It is always better to have more ammunition, than not enough!

      Thanks again for your comment – Lori 🙂

  2. Corina March 21, 2010 at 6:15 pm

    Hi Lori,

    Always love your useful arttips!! Also thanks for making it possible for others to share their tips as well. I really appreciate it!!!

    For all you do for the artists community I have just tagged you. Please stop by my blog tomorrow morning and read about it, and follow the trend if you can…

    Best always,


  3. Bob Hubert February 17, 2011 at 9:32 am

    This is a very helpful article. I find that many people really underestimate the effectiveness of this kind of preparation for any sales process. It is particularly important for the artist because it is a potent way to distinguish yourself from competitors.

    The only comment I would add is that laying the groundwork for your presentation with the gallery owner is sometimes as important as the preparation for your actual presentation. My wife is a gallery owner and receives regular visits from artists with their work.`Several of the artists have paid visits to her shop prior to ever showing her any work – just to get a sense of the place and actually meet my wife on a more social level Then, on the second or third visit , they mention that they are an artist who produces work that might fit in her gallery. The meeting that follows this approach is usually a pleasant and successful one.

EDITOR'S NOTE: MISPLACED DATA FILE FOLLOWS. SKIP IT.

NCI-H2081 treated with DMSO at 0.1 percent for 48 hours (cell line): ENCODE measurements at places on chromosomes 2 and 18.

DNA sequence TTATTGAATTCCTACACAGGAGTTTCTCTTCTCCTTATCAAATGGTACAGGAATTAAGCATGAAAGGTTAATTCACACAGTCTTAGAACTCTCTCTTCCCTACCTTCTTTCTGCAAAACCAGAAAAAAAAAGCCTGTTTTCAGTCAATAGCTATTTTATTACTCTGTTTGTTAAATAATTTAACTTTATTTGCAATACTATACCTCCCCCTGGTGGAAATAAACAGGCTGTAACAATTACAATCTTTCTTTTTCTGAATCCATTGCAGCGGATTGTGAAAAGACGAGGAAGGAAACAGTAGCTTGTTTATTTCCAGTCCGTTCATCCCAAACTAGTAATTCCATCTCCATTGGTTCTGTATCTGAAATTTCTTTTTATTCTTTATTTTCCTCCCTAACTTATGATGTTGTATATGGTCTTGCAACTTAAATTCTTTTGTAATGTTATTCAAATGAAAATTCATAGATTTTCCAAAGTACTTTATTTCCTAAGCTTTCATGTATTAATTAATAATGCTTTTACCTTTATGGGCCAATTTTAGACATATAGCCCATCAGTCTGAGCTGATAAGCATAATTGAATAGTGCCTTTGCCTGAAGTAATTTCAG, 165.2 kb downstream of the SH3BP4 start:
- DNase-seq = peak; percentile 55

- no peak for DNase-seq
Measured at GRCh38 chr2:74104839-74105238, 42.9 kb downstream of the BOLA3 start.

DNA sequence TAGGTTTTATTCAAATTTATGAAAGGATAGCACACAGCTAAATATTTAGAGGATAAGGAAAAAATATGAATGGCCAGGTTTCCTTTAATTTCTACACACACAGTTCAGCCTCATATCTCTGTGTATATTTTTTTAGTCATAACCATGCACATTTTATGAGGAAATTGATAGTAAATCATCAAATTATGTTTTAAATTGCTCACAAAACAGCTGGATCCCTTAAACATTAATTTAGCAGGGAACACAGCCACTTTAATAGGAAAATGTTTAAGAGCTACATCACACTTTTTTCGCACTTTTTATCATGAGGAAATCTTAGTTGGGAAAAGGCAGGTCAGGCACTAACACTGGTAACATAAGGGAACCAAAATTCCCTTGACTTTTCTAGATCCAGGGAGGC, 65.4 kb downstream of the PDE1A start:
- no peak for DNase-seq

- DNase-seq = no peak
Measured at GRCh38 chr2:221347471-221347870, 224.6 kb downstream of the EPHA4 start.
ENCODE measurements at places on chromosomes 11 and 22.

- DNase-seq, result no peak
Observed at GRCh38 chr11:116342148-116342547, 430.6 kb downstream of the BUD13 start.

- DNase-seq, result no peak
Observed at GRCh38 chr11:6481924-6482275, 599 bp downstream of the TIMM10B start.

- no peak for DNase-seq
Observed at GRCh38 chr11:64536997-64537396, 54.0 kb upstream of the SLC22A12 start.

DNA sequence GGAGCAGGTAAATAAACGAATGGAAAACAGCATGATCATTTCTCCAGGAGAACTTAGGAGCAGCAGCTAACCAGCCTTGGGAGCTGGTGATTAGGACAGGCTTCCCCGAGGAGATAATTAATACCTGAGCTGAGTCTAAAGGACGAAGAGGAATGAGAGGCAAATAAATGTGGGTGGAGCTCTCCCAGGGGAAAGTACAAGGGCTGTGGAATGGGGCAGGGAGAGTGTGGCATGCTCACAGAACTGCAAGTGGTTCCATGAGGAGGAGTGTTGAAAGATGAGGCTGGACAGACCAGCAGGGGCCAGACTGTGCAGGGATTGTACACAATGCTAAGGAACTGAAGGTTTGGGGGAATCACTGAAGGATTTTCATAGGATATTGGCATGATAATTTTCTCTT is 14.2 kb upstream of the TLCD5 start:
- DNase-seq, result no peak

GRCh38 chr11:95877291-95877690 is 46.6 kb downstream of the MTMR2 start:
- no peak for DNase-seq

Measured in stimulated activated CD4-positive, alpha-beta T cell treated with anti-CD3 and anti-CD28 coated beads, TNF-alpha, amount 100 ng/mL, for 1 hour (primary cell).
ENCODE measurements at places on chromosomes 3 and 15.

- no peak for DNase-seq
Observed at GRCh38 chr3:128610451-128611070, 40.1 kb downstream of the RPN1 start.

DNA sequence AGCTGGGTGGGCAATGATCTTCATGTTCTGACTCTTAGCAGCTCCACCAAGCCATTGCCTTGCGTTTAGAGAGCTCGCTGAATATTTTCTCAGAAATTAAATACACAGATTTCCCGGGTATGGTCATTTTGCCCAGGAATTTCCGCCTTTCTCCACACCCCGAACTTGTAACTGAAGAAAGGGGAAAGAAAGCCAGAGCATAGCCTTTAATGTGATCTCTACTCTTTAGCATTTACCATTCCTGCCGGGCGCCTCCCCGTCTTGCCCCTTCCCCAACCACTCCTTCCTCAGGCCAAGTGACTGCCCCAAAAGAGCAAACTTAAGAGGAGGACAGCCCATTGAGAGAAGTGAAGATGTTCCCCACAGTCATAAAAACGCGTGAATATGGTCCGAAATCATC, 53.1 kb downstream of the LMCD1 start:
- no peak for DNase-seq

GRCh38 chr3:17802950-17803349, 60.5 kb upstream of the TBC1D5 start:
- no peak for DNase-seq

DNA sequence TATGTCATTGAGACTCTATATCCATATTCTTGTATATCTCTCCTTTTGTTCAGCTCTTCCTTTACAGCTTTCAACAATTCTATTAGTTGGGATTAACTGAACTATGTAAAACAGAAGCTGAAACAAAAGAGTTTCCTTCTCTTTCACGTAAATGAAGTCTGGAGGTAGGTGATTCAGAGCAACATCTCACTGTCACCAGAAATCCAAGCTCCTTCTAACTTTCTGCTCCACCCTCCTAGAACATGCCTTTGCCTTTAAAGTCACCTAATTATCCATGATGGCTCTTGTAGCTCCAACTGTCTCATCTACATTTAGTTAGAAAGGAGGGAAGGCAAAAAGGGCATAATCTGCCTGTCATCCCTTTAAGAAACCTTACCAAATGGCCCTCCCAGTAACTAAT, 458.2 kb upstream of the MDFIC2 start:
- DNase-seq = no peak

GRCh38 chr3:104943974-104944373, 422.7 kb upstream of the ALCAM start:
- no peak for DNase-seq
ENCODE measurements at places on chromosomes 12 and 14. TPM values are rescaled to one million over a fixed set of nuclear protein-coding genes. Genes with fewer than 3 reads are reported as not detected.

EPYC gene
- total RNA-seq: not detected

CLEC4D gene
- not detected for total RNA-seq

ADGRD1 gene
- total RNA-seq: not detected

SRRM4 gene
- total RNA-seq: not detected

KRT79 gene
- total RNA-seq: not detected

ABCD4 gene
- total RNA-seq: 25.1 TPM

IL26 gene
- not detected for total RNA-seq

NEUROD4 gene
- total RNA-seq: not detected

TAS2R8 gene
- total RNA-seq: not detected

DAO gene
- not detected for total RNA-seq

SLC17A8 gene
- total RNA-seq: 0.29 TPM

I find this approach to be effective in several ways. First, the artist has a chance to get a sense of the gallery and can speak more forcefully about why their work might fit. I think it also makes you a more comfortable speaker when you are in a place that you have visited several times. For my wife’s part, she feels more comfortable because she has met the artist before and doesn’t feel like she is sitting with a stranger.


    • Lori McNee February 17, 2011 at 5:26 pm